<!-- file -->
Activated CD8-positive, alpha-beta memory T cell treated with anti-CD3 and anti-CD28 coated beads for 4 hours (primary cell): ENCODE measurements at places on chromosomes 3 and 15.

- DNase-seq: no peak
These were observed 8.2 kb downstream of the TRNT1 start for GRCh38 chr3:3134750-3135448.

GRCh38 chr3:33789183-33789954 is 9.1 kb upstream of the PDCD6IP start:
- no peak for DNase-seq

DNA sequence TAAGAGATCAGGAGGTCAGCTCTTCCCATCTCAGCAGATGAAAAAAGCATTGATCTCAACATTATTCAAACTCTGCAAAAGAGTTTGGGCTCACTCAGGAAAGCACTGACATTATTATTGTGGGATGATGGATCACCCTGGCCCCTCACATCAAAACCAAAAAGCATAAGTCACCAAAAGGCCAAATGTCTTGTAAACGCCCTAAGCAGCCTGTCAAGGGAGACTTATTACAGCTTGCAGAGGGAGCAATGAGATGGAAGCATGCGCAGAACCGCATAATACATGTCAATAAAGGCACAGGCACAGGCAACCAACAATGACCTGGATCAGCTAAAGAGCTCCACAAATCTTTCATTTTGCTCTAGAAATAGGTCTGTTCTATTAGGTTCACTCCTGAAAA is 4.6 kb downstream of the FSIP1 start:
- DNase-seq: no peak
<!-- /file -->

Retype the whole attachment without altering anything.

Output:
Activated CD8-positive, alpha-beta memory T cell treated with anti-CD3 and anti-CD28 coated beads for 4 hours (primary cell): ENCODE measurements at places on chromosomes 3 and 15.

- DNase-seq: no peak
These were observed 8.2 kb downstream of the TRNT1 start for GRCh38 chr3:3134750-3135448.

GRCh38 chr3:33789183-33789954 is 9.1 kb upstream of the PDCD6IP start:
- no peak for DNase-seq

DNA sequence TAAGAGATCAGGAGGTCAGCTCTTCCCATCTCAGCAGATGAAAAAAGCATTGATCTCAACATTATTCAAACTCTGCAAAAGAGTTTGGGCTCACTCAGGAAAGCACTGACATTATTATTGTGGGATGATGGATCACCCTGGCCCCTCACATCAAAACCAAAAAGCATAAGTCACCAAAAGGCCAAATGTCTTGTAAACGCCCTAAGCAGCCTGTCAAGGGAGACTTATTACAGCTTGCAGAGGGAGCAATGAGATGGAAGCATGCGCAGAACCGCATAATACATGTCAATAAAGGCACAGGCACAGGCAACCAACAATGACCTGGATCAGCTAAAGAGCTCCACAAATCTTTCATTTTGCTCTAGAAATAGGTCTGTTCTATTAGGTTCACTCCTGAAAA is 4.6 kb downstream of the FSIP1 start:
- DNase-seq: no peak